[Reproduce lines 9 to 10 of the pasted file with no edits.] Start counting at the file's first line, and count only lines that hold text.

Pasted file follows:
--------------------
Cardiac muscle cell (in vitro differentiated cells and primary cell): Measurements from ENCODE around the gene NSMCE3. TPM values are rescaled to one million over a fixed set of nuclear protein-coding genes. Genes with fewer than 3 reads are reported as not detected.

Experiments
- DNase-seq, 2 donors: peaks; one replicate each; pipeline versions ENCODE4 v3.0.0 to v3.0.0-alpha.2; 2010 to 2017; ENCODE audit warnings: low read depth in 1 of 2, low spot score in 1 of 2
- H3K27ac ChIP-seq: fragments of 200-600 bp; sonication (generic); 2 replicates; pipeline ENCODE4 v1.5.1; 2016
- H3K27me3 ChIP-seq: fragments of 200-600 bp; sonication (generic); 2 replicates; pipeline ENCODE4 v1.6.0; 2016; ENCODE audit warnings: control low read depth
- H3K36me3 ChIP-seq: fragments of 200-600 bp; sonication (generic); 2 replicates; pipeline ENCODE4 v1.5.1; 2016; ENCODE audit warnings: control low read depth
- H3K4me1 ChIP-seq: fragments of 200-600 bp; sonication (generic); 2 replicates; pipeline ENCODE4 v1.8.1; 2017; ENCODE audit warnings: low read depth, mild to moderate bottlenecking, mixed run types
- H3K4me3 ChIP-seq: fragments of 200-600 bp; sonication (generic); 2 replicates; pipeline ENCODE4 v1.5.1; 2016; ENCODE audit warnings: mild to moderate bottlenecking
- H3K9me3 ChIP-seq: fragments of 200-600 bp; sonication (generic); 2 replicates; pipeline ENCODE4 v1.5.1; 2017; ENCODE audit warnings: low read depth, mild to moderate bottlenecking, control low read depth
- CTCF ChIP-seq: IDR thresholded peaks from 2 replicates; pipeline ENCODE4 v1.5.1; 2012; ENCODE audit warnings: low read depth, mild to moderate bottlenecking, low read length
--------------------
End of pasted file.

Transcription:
- H3K9me3 ChIP-seq: fragments of 200-600 bp; sonication (generic); 2 replicates; pipeline ENCODE4 v1.5.1; 2017; ENCODE audit warnings: low read depth, mild to moderate bottlenecking, control low read depth
- CTCF ChIP-seq: IDR thresholded peaks from 2 replicates; pipeline ENCODE4 v1.5.1; 2012; ENCODE audit warnings: low read depth, mild to moderate bottlenecking, low read length